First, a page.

The French valued carbonado as good polishing material. It was utilized for drilling during the Panama Canal construction and was part of the US strategic material stockpile until 1990. Carbonado is frequently referred to as a “black diamond,” although the term should only be applied to diamonds with a black body color generated by clouds of microscopic black inclusions or carbonization on fracture surfaces.

Carbonado emits bright luminescence (photoluminescence and cathodoluminescence) when nitrogen and vacancies in the crystal lattice are present. They do, however, have traces of nitrogen, hydrogen, and osbornite (a mineral otherwise found only in meteors). Radiation damage is thought to have happened after the creation of the carbonados, as evidenced by the presence of luminescence halos around radioactive inclusions. While previous research of carbonado concentrated on its physical and chemical characteristics and production, more recent studies have included dating methods, high-resolution microscopy, spectroscopy, and a focus on origin. Carbonado’s polycrystalline texture makes it more durable than a monocrystalline diamond.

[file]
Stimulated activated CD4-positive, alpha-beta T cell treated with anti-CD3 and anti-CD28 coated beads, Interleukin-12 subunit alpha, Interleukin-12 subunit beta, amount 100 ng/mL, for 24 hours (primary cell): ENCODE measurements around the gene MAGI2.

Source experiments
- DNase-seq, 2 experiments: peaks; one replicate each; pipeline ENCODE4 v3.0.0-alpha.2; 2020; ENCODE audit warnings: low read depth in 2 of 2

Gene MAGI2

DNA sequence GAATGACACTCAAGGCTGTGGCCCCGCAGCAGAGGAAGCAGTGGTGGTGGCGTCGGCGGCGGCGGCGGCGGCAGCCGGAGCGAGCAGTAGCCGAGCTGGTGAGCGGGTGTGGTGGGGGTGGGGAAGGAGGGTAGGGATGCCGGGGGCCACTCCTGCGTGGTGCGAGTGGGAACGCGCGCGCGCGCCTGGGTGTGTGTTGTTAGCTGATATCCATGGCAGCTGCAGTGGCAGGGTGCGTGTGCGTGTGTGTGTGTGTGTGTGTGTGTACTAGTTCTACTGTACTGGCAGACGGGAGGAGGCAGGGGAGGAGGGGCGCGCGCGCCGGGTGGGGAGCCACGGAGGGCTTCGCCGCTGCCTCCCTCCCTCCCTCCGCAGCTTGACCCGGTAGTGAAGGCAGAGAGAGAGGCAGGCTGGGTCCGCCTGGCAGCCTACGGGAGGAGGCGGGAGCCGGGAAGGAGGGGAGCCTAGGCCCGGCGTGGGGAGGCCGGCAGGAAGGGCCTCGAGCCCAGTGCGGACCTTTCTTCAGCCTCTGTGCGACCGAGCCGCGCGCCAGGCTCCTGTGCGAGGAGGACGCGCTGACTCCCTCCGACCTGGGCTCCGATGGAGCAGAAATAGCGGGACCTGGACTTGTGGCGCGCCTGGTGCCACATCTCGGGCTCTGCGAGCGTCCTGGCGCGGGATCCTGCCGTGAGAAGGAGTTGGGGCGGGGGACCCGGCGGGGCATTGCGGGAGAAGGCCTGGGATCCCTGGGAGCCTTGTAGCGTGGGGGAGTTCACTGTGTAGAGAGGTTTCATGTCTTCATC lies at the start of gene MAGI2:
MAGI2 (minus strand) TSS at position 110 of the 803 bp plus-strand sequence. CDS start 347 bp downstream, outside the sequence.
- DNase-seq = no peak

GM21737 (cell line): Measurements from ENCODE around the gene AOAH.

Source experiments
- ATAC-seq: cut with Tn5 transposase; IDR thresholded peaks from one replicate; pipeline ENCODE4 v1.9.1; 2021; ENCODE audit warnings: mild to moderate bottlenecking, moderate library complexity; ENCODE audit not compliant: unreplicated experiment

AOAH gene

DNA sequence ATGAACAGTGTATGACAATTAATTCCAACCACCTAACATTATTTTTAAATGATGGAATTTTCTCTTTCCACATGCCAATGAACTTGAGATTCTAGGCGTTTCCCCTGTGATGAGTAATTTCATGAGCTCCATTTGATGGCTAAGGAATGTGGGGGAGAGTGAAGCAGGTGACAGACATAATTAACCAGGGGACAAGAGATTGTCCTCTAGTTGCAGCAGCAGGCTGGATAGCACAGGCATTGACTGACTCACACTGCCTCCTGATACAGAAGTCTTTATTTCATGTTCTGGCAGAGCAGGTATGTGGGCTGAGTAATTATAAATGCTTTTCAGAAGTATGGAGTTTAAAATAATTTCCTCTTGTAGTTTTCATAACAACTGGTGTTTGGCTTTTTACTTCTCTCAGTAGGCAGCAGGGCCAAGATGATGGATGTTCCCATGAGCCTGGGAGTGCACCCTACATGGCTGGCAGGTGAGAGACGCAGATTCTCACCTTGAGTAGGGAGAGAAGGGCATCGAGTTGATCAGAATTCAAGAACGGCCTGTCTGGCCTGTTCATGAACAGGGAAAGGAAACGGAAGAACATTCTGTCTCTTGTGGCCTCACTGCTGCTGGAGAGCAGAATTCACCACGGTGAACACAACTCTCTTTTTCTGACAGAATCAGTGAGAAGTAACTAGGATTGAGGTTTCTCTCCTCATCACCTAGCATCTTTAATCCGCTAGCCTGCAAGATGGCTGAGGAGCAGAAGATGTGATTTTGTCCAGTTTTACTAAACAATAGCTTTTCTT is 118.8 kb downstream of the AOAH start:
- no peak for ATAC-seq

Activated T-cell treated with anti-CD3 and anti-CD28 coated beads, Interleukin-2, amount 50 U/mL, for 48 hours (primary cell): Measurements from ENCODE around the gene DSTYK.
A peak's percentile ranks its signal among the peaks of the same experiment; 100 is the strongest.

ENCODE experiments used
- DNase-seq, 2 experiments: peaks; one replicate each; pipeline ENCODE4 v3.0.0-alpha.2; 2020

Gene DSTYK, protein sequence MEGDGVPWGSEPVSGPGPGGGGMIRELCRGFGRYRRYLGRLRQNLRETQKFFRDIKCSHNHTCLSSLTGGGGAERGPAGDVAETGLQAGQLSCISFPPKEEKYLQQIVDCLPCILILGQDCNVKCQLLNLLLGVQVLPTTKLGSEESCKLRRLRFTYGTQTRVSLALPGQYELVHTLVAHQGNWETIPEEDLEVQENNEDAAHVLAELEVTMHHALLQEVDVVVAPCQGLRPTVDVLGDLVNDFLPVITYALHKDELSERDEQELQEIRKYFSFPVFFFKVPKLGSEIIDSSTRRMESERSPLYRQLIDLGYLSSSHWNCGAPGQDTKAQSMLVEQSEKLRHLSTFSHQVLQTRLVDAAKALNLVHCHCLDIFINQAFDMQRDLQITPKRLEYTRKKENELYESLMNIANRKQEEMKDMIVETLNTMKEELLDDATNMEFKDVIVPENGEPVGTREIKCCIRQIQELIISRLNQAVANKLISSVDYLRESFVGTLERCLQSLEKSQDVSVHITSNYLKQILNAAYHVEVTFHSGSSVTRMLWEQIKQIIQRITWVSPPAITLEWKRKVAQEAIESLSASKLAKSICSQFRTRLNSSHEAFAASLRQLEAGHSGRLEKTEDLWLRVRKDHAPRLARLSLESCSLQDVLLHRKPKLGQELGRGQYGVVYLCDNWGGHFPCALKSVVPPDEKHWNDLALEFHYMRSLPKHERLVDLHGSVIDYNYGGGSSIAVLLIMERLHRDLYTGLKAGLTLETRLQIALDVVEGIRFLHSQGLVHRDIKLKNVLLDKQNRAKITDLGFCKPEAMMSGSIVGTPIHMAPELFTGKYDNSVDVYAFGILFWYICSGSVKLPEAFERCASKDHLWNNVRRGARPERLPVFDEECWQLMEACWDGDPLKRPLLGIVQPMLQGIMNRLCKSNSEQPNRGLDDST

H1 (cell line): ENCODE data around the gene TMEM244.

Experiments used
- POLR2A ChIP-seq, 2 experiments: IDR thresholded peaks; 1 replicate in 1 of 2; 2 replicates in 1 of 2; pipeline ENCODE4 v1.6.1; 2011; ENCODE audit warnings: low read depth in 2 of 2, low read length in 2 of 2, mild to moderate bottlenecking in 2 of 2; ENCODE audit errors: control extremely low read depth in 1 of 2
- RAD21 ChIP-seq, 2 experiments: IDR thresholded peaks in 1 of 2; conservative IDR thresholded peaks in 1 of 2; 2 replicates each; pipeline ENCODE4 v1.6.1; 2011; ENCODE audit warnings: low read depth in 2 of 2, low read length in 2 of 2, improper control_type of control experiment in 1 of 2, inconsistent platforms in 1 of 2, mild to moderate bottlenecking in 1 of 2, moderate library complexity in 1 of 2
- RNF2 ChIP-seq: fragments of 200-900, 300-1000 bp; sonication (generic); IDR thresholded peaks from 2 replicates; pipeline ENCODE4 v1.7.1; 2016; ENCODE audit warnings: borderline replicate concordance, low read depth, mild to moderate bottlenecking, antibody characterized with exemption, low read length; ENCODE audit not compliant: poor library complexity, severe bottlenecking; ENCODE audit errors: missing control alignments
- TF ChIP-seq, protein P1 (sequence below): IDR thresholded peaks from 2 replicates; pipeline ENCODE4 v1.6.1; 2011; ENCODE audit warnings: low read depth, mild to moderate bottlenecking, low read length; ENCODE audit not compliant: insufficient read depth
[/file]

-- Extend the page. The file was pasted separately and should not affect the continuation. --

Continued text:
It has the same hardness as regular diamonds, but it is far more durable. Because of its polycrystalline structure, a single abrasive granule can offer several crystallographic orientations of the diamond crystal at the cutting surface, with the hardest orientation cutting the most aggressively. Carbonado is available in five different sizes: >200 ct, 75–95 ct, 25–35 ct, 8–15 ct, and 0.25–1.25 ct. Sand-sized particles (less than 1 mm) have also been observed, as have melon-sized items bigger than the Sergio.

The presence of carbonado as a microcrystalline aggregate determines many of its characteristics. As a result, it lacks the typical octahedral, cubic, or dodecahedral crystal shapes found in other diamond types. Carbonados’ material source, according to proponents of an alien origin, was a supernova that happened at least 3.8 billion years ago. A huge mass crashed to Earth as a meteorite around 2.3 billion years ago after consolidating and floating through space for nearly one and a half billion years.

Within the microcrystalline aggregate, crystal formations are concealed. Because the crystals are interlocked and oriented in various crystallographic orientations, there is no cleavage or consistent hardness across the specimen. Carbonado can also have a pitted surface and a 10 percent or greater interior porosity. These characteristics are unusual for any diamond.

It may have fractured as it entered the Earth’s atmosphere, crashing into an area that would eventually split into Brazil and the Central African Republic, the only two known locations of carbonado deposits. When using carbonado as a scratching or cutting tool, the hardest microcrystal in contact with the scratched or sliced item determines the carbonado’s effective hardness. As a result, when compared to single-crystal diamond abrasives, carbonado can be tougher and have a greater apparent hardness.

Information Sources:

  1. gia.edu
  2. geology.com
  3. gemsociety.org
  4. wikipedia